Festive items were sold at the 32nd annual Viva La Vida Festival celebrating†Day of the Dead in 2015.†
Erika Rich for American-Statesman

Day of the Dead isnít a spooky holiday. It celebrates the life of loved ones who we still miss with offerings, altars, food and music. In Austin, the Day of the Dead spirit strengthens each year with bigger festivals and celebrations honoring the dearly departed.

Although the holiday is celebrated from Nov. 1-2, the festivities in Austin start early. Hereís a look at some of the cityís biggest Day of the Dead celebrations.

The DŪa de los Muertos Festival, presented by the Easter Seals of Central Texas, is quickly becoming a festival to watch. Since its launch in 2013, itís been consistently boosting its musical offerings, bringing high-caliber Latin acts including the late Tejano legend Emilio Navaira as well as Venezuelan rockers and Latin Grammy winners La Vida BohŤme. On Oct. 15, trailblazing Latin music mashers Ozomatli headlines the festival at Fiesta Gardens.

The family-friendly fest includes a crafts and activities area for children, and fest-goers can bring lawn chairs and blankets. General admission tickets cost $30; VIP costs $150. Children younger than 6 party for free. Proceeds benefit the Easter Seals of Central Texas, a nonprofit organization that creates opportunities for people with disabilities. Check out more details at austindiadelosmuertos.com.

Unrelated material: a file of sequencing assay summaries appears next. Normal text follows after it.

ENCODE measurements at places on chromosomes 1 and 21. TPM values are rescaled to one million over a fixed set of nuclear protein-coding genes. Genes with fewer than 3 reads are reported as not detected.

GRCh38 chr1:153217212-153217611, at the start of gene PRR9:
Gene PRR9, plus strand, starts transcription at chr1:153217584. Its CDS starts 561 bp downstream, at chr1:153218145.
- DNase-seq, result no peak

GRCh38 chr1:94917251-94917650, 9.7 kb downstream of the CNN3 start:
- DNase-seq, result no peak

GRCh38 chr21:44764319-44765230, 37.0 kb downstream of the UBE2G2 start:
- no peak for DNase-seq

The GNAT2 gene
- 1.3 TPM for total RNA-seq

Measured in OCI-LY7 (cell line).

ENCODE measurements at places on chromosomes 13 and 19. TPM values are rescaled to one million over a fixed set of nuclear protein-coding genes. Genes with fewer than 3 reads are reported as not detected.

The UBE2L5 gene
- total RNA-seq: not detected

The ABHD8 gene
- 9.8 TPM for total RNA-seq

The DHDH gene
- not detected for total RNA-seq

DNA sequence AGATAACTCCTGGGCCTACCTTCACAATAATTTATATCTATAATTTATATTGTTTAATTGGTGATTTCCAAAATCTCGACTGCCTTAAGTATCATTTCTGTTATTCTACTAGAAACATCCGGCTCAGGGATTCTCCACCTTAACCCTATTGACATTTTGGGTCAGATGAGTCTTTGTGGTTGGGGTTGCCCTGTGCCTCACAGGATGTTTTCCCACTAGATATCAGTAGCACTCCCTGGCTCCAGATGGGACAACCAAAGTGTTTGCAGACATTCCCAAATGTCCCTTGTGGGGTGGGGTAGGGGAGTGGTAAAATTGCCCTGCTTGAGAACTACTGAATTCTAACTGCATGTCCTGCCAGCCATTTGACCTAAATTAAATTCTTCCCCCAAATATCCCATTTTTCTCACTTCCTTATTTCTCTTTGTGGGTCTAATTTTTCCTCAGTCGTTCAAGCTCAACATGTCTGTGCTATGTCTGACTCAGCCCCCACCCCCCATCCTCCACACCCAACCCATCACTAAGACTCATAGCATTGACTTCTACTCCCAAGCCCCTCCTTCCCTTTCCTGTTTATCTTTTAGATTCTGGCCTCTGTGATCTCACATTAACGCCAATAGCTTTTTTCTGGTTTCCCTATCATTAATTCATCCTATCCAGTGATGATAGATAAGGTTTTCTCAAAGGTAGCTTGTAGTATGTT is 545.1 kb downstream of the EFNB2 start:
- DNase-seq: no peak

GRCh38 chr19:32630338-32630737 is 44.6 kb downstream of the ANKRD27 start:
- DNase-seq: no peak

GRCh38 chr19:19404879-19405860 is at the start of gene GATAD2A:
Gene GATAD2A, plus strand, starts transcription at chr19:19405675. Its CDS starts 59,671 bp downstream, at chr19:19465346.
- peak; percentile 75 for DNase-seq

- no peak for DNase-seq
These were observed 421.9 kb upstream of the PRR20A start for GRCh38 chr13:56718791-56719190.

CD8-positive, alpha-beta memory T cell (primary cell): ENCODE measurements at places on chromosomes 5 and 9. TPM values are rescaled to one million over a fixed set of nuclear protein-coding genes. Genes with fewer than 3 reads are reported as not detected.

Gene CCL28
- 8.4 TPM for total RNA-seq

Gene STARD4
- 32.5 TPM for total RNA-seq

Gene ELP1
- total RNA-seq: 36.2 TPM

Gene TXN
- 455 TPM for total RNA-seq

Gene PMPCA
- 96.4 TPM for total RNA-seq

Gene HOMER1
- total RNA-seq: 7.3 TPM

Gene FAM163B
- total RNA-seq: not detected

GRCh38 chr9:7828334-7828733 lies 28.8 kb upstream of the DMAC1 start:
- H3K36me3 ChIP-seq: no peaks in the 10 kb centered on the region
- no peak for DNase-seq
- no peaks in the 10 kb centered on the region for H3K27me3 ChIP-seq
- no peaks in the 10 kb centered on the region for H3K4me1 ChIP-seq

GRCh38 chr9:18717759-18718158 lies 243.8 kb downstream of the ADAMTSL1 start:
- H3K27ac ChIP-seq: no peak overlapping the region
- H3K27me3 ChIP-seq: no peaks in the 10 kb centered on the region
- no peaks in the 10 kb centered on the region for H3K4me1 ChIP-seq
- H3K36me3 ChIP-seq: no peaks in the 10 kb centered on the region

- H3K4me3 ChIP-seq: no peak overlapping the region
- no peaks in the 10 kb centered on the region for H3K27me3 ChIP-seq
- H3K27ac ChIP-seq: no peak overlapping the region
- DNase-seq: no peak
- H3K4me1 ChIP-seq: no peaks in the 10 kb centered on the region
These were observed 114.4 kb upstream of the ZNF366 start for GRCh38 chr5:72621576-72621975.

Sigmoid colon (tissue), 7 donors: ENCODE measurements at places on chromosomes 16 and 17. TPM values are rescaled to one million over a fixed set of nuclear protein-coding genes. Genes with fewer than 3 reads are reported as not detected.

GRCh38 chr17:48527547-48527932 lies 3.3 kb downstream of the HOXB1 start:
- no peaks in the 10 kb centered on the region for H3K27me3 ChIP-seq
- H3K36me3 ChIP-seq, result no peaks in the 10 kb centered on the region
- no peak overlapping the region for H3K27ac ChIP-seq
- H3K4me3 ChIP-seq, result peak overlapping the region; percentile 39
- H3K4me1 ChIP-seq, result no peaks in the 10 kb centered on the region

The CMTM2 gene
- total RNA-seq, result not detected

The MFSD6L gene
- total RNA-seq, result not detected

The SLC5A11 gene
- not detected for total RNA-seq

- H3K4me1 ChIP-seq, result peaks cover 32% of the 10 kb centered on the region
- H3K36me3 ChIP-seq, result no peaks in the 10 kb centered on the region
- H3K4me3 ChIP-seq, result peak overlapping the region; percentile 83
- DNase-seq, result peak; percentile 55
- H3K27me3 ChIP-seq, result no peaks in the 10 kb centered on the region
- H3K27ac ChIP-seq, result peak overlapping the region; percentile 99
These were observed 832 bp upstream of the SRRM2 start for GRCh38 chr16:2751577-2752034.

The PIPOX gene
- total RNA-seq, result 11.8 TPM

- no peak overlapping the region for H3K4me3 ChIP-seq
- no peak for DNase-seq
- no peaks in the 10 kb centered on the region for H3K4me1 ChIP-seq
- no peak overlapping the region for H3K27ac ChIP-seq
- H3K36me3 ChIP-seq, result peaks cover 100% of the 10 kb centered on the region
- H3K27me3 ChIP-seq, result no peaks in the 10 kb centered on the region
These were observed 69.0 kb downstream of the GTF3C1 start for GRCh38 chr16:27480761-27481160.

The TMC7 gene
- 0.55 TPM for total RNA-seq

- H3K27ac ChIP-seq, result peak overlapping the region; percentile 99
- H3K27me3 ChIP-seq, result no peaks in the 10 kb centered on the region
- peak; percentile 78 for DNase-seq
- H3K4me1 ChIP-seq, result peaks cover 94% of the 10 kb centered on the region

†The Viva la Vida Festival is Austinís largest and longest-running Day of the Dead celebration. †JAY JANNER / AMERICAN-STATESMAN

Austinís largest and longest-running Day of the Dead event, the Viva la Vida festival, expands this year with more event venues including the Frost Bank Tower Plaza for art activities and Brazos Hall for a memberís cocktail lounge, food trucks, lowriders, performances, face painting and more.

After more than 30 years, Viva la Vida knows how to throw a party. The sprawling downtown celebration on Oct. 29 from noon-8 p.m. includes a lively procession with a keep it weird attitude. Donít be surprised to see everything from portable altars to samba dancers en route.

Mojigangas, props made of paper mache, are part of the Viva La Vida†festival parade.†

The procession begins at noon at Fifth Street between Interstate 35 and Waller Street and ends at the festival location at Fourth Street and Congress Avenue, where live music, vendors and costume contests will await. Visit mexic-artemuseumevents.org for more details.

Continue celebrating on Oct. 29 from 1-6 p.m. at the Emma S. Barrientos Mexican American Cultural Center with food, live music, childrenís activities, artisans and dancing. The free event also includes a classic car and bike show. For updates, visit austintexas.gov/esbmacc.

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